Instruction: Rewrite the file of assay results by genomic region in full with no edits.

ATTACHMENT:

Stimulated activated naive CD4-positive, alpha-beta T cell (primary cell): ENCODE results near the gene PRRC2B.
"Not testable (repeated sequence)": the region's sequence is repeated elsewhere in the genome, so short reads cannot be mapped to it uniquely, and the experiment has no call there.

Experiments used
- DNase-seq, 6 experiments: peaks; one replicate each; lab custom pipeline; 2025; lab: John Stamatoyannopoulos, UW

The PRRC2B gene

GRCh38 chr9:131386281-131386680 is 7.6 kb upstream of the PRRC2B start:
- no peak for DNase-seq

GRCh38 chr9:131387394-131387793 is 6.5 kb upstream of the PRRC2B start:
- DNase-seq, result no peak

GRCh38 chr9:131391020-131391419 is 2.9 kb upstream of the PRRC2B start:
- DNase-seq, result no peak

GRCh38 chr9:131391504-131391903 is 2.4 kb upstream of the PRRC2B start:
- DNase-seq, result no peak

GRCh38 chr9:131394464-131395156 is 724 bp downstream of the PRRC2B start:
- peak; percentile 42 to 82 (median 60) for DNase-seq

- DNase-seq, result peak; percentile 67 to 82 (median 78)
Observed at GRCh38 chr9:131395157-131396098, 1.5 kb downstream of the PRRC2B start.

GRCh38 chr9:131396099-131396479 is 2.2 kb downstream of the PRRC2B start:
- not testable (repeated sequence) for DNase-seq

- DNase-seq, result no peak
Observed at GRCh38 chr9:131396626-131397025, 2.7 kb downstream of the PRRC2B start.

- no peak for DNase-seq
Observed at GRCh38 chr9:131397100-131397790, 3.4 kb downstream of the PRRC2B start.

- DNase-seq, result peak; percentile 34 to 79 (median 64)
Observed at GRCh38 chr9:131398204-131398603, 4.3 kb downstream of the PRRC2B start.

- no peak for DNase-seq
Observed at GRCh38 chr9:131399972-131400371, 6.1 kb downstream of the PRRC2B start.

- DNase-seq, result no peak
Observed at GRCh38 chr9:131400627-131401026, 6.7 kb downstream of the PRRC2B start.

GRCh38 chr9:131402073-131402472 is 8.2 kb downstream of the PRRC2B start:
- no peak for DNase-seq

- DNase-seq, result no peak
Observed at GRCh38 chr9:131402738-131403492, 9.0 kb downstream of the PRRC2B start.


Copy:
Stimulated activated naive CD4-positive, alpha-beta T cell (primary cell): ENCODE results near the gene PRRC2B.
"Not testable (repeated sequence)": the region's sequence is repeated elsewhere in the genome, so short reads cannot be mapped to it uniquely, and the experiment has no call there.

Experiments used
- DNase-seq, 6 experiments: peaks; one replicate each; lab custom pipeline; 2025; lab: John Stamatoyannopoulos, UW

The PRRC2B gene

GRCh38 chr9:131386281-131386680 is 7.6 kb upstream of the PRRC2B start:
- no peak for DNase-seq

GRCh38 chr9:131387394-131387793 is 6.5 kb upstream of the PRRC2B start:
- DNase-seq, result no peak

GRCh38 chr9:131391020-131391419 is 2.9 kb upstream of the PRRC2B start:
- DNase-seq, result no peak

GRCh38 chr9:131391504-131391903 is 2.4 kb upstream of the PRRC2B start:
- DNase-seq, result no peak

GRCh38 chr9:131394464-131395156 is 724 bp downstream of the PRRC2B start:
- peak; percentile 42 to 82 (median 60) for DNase-seq

- DNase-seq, result peak; percentile 67 to 82 (median 78)
Observed at GRCh38 chr9:131395157-131396098, 1.5 kb downstream of the PRRC2B start.

GRCh38 chr9:131396099-131396479 is 2.2 kb downstream of the PRRC2B start:
- not testable (repeated sequence) for DNase-seq

- DNase-seq, result no peak
Observed at GRCh38 chr9:131396626-131397025, 2.7 kb downstream of the PRRC2B start.

- no peak for DNase-seq
Observed at GRCh38 chr9:131397100-131397790, 3.4 kb downstream of the PRRC2B start.

- DNase-seq, result peak; percentile 34 to 79 (median 64)
Observed at GRCh38 chr9:131398204-131398603, 4.3 kb downstream of the PRRC2B start.

- no peak for DNase-seq
Observed at GRCh38 chr9:131399972-131400371, 6.1 kb downstream of the PRRC2B start.

- DNase-seq, result no peak
Observed at GRCh38 chr9:131400627-131401026, 6.7 kb downstream of the PRRC2B start.

GRCh38 chr9:131402073-131402472 is 8.2 kb downstream of the PRRC2B start:
- no peak for DNase-seq

- DNase-seq, result no peak
Observed at GRCh38 chr9:131402738-131403492, 9.0 kb downstream of the PRRC2B start.